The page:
Repeat after me: “There’s nothing wrong with me and I can push myself to try to connect, join, and approach others I’d like to know more.”

 

“I am going to get rich, fast”

Earning enough money to afford what you need and some of what you want is a wonderful goal, but getting obsessed by getting more money to help an ever more extravagant lifestyle can become a vicious cycle, says Jonathan Alpert, psychotherapist, Wall Street Performance Coach, and author of Be Fearless: Change Your Life in 28 Days.

“Upon close examination, I find many peoples’ idea of a “good life” is warped and largely influenced by Hollywood and media,” he says. “Instead, focus on what is realistic and what you actually need.”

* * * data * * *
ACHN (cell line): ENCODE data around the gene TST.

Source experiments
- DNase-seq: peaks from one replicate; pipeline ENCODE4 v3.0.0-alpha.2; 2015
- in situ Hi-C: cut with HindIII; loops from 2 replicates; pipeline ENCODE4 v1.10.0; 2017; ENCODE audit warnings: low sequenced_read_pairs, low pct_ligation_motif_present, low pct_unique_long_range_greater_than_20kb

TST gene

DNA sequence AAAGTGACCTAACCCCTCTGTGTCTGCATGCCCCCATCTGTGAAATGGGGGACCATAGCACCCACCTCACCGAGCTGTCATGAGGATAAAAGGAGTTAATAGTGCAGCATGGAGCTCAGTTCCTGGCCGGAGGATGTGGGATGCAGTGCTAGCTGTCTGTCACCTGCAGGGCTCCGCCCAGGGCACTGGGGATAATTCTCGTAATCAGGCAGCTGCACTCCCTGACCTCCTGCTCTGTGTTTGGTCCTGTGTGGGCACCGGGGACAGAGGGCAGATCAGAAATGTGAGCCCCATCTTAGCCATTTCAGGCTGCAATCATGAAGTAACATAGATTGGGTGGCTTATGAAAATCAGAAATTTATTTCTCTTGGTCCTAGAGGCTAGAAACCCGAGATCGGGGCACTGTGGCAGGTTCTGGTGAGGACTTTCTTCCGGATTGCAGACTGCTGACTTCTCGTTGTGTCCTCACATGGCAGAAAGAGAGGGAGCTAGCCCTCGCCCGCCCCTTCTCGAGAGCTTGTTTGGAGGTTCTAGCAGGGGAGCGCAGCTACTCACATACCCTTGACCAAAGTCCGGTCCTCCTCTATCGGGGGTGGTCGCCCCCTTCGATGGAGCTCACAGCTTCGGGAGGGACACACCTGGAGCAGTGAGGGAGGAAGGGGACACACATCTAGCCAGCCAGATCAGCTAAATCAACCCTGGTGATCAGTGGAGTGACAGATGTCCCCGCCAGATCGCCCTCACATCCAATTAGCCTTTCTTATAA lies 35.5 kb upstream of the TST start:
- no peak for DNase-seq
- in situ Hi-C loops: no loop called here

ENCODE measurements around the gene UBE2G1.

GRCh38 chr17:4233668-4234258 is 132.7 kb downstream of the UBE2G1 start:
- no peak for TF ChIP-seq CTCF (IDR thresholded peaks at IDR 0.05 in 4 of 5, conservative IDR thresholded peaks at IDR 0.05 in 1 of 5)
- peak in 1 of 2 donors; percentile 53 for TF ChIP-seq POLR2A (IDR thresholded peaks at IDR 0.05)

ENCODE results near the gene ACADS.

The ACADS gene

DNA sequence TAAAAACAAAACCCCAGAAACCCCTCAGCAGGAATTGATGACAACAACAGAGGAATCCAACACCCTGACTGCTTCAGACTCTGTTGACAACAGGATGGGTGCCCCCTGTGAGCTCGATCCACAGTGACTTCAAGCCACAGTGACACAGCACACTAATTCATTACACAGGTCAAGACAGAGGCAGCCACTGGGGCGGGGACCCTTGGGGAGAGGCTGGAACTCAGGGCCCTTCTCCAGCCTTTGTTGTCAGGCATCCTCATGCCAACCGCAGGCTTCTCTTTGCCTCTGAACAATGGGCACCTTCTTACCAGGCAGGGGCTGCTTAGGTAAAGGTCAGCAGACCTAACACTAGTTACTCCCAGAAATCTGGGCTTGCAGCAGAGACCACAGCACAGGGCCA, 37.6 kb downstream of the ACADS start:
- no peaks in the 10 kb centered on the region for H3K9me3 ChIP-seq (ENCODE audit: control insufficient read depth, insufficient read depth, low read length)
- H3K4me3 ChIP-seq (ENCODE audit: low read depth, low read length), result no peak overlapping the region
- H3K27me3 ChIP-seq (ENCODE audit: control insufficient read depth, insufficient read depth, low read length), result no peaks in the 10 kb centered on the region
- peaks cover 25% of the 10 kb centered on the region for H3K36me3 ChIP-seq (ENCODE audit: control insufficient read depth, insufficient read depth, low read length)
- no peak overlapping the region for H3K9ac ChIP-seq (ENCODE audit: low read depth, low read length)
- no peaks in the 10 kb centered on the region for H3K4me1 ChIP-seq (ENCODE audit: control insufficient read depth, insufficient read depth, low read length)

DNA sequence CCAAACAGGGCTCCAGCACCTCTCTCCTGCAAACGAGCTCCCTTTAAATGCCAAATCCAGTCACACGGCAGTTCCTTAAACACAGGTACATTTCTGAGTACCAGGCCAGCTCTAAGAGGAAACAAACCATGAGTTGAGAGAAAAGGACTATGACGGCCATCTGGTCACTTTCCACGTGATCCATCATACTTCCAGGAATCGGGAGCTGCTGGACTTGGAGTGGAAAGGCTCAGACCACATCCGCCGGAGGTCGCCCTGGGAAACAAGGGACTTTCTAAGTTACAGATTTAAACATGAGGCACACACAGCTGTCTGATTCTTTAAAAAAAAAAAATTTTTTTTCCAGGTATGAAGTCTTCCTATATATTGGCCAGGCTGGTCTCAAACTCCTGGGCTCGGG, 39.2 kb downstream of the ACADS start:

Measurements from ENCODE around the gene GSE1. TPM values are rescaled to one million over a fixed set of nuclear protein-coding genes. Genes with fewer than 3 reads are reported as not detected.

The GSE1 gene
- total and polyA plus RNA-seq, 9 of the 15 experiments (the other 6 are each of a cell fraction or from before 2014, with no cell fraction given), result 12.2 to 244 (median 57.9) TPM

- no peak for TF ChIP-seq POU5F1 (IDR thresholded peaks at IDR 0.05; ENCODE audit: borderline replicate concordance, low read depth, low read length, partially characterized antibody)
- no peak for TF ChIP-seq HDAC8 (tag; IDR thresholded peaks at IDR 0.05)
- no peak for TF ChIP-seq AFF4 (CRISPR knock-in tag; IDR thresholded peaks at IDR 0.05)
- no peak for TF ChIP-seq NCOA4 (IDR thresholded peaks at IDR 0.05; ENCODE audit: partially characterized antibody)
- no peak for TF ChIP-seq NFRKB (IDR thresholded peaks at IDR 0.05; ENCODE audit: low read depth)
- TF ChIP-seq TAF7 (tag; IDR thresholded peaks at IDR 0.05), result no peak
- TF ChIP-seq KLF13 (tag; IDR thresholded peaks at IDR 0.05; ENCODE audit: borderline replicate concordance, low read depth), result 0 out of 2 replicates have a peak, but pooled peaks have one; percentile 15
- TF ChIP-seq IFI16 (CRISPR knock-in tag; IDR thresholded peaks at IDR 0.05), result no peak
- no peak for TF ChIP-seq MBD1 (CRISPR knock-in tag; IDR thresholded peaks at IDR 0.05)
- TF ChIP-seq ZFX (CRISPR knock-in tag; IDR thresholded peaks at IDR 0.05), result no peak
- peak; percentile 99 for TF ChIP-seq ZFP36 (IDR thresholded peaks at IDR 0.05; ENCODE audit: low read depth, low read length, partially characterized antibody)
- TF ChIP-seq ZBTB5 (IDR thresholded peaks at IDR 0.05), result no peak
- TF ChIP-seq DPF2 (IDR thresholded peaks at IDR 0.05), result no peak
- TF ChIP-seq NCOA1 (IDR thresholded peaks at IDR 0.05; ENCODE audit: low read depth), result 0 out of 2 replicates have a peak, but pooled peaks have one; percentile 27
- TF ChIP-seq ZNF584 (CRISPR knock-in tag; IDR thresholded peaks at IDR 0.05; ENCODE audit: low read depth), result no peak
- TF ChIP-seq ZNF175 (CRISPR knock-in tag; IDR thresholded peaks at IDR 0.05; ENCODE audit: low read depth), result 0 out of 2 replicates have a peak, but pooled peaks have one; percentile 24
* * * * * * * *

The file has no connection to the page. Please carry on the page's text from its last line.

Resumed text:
“I don’t care what anyone thinks”

“Unless you’re a sociopath, everyone cares about others’ opinions to some extent,” says Michele Quintin, LSW, and owner of Shift Happens Therapy. “The problems begin when you let someone else’s opinion define who you are or make you doubt yourself.”

 

“I’ll never be good enough, no matter how hard I try”

When you have received a lot of criticism in the past, it may be tempting to believe that you are a failure, but that assumption may turn into a self-fulfilling prophecy, generating a cycle of fear of failure that prevents you from trying. And the insecurity is strengthened if / when you don’t succeed, says Dr. Stein.

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“If I can’t do it perfectly, it’s not worth doing”

“Many people overestimate the probability that they will not do well or assume a negative result which can lead you to avoid doing things altogether or not put forth your best effort,” says Flo Leighton, RN, certified mental health nurse practitioner and therapist with Union Square Practice. Having the mentality of a perfectionist is a fast way to sabotage your happiness and growth.

 

“I will never find love again”